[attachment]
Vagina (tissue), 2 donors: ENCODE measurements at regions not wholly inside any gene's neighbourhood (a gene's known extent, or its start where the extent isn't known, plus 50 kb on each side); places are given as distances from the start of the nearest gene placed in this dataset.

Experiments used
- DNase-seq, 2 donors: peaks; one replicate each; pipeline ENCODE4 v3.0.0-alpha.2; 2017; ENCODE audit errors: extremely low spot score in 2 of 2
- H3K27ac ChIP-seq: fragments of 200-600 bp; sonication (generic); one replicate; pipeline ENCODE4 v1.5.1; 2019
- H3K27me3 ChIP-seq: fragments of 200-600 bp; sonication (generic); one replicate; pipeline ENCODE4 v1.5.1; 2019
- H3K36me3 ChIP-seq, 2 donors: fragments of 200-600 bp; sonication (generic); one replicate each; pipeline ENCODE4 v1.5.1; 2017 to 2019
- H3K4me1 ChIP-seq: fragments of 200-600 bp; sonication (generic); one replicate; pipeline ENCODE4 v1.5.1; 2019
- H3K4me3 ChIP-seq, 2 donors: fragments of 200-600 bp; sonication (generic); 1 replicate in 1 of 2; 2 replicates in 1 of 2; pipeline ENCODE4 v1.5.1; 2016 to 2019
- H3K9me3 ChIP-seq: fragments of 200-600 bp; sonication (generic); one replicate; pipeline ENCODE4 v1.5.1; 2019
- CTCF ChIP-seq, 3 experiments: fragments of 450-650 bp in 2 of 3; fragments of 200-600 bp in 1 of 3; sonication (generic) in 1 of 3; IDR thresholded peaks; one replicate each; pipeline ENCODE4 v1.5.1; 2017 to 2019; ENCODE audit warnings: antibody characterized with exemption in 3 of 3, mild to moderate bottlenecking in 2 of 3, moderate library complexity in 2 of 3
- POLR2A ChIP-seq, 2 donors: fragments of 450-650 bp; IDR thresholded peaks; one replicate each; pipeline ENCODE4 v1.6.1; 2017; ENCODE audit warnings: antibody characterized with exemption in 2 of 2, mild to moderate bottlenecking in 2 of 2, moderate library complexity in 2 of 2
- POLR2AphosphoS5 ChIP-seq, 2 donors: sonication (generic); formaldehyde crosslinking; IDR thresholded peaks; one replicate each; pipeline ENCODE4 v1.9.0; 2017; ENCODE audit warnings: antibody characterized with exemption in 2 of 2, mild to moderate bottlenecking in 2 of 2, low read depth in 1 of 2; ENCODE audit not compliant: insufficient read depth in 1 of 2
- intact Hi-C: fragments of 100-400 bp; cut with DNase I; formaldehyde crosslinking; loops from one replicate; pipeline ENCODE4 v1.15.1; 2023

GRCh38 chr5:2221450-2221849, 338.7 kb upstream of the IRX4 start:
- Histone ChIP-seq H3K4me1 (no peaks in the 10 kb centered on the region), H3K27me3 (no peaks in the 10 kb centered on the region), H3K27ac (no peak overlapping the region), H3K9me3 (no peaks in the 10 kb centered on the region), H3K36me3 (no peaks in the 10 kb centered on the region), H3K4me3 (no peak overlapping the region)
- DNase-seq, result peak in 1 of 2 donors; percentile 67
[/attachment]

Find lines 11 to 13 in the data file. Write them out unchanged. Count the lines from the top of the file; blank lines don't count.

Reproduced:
- POLR2A ChIP-seq, 2 donors: fragments of 450-650 bp; IDR thresholded peaks; one replicate each; pipeline ENCODE4 v1.6.1; 2017; ENCODE audit warnings: antibody characterized with exemption in 2 of 2, mild to moderate bottlenecking in 2 of 2, moderate library complexity in 2 of 2
- POLR2AphosphoS5 ChIP-seq, 2 donors: sonication (generic); formaldehyde crosslinking; IDR thresholded peaks; one replicate each; pipeline ENCODE4 v1.9.0; 2017; ENCODE audit warnings: antibody characterized with exemption in 2 of 2, mild to moderate bottlenecking in 2 of 2, low read depth in 1 of 2; ENCODE audit not compliant: insufficient read depth in 1 of 2
- intact Hi-C: fragments of 100-400 bp; cut with DNase I; formaldehyde crosslinking; loops from one replicate; pipeline ENCODE4 v1.15.1; 2023